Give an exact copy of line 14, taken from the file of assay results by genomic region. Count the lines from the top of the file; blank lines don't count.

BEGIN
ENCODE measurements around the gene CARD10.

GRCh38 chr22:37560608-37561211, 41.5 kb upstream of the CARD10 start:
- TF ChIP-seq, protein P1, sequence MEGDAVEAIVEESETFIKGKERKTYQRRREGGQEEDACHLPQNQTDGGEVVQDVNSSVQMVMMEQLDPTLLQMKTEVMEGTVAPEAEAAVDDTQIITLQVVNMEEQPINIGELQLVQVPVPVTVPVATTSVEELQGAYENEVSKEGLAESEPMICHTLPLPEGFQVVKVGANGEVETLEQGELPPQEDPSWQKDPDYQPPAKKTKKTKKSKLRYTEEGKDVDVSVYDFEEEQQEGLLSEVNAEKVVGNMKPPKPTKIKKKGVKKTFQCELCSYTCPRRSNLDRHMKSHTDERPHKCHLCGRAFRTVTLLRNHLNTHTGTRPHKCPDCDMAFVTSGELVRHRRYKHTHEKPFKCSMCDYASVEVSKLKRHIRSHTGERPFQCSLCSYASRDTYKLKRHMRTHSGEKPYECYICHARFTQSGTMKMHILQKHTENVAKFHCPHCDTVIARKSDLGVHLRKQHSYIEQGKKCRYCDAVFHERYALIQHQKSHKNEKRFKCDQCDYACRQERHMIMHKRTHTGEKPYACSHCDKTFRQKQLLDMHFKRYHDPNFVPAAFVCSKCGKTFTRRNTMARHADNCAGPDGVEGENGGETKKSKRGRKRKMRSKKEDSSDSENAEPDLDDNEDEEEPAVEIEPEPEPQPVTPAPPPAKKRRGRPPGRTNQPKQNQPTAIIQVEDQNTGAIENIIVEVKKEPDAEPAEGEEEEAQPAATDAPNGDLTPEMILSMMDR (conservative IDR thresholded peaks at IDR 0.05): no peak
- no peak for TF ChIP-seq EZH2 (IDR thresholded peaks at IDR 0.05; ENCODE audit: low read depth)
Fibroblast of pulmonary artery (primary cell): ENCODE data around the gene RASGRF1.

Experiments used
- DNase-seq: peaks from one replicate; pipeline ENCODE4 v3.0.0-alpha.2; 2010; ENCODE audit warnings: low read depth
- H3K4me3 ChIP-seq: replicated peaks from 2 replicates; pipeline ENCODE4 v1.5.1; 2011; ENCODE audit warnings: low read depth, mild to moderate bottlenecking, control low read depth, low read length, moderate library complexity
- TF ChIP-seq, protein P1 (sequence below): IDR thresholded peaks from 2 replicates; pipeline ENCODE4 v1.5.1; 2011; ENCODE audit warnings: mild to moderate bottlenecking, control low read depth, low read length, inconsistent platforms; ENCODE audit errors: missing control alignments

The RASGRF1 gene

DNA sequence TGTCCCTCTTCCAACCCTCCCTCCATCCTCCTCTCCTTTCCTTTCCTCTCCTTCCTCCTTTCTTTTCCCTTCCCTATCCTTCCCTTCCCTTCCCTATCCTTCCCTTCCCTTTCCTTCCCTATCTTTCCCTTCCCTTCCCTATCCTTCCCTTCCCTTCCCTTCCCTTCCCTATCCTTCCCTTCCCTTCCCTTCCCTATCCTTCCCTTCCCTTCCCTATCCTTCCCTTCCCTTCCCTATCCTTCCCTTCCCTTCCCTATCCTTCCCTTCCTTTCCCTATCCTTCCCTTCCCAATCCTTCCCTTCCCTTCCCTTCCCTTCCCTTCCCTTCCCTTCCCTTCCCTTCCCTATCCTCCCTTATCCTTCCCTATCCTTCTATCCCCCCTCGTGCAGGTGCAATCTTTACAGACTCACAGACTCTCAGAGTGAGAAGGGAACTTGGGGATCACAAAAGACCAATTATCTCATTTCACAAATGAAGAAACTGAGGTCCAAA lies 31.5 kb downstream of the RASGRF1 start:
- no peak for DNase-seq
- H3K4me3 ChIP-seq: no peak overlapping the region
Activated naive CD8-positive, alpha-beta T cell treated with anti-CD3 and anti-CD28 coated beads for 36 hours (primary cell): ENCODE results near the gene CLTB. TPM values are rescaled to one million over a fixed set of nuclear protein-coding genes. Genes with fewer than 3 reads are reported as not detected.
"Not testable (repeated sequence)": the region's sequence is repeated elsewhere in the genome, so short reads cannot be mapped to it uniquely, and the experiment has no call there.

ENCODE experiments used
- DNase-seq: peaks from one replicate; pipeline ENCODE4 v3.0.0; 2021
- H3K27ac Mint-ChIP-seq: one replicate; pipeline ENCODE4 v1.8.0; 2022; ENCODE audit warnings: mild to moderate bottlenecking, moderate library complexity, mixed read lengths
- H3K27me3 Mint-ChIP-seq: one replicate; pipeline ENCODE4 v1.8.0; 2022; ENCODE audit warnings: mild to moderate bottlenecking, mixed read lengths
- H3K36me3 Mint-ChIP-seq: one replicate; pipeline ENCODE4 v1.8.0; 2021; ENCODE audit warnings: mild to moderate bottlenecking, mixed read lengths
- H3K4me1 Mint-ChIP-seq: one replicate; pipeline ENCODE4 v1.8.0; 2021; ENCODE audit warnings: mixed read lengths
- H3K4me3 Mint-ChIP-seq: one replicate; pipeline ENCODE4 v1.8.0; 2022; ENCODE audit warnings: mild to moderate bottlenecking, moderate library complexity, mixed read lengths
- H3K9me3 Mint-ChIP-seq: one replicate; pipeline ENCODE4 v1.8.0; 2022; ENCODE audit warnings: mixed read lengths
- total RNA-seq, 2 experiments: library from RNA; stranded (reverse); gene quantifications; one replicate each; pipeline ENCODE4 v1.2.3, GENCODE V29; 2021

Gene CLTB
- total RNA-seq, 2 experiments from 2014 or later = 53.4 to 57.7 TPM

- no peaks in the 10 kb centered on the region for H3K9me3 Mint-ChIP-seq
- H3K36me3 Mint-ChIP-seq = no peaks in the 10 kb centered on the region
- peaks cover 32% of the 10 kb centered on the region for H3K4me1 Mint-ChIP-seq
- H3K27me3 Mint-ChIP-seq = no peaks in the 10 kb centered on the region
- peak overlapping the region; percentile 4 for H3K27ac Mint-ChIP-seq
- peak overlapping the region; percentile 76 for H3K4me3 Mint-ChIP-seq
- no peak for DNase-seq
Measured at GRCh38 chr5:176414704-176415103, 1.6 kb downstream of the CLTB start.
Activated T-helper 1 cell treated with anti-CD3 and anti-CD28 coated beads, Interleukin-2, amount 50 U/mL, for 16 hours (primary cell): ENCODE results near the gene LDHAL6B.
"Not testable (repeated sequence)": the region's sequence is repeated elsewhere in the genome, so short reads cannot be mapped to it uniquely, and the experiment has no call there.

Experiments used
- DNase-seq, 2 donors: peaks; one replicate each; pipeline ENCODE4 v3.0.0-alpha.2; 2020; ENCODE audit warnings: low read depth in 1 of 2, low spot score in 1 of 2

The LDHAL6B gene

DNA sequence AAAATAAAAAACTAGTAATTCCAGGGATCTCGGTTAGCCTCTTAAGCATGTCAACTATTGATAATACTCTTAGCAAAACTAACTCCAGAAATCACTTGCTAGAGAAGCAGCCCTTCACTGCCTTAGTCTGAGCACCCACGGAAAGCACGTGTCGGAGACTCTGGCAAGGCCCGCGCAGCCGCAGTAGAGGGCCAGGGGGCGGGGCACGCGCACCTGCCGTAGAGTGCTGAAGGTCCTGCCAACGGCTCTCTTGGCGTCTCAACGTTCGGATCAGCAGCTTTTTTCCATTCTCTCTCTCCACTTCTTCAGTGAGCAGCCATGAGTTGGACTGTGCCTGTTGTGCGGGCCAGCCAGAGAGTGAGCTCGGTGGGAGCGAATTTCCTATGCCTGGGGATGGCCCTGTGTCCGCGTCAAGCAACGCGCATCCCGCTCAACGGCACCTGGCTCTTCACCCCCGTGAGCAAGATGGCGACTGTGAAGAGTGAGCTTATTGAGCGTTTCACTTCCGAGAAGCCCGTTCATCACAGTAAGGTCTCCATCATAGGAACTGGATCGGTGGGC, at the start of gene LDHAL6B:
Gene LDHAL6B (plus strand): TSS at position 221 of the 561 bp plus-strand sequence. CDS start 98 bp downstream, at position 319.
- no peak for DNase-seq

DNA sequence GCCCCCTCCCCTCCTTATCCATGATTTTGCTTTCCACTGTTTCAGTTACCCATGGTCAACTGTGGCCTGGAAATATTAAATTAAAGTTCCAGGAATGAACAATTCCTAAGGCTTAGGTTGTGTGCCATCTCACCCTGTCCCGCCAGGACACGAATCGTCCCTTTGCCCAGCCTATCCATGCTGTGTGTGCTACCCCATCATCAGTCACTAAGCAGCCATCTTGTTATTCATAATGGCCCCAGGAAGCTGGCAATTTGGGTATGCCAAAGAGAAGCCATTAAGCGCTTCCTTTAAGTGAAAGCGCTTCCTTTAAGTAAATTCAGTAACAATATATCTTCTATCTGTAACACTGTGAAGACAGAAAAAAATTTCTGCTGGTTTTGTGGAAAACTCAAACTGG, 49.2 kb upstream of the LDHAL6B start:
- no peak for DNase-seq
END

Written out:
Activated naive CD8-positive, alpha-beta T cell treated with anti-CD3 and anti-CD28 coated beads for 36 hours (primary cell): ENCODE results near the gene CLTB. TPM values are rescaled to one million over a fixed set of nuclear protein-coding genes. Genes with fewer than 3 reads are reported as not detected.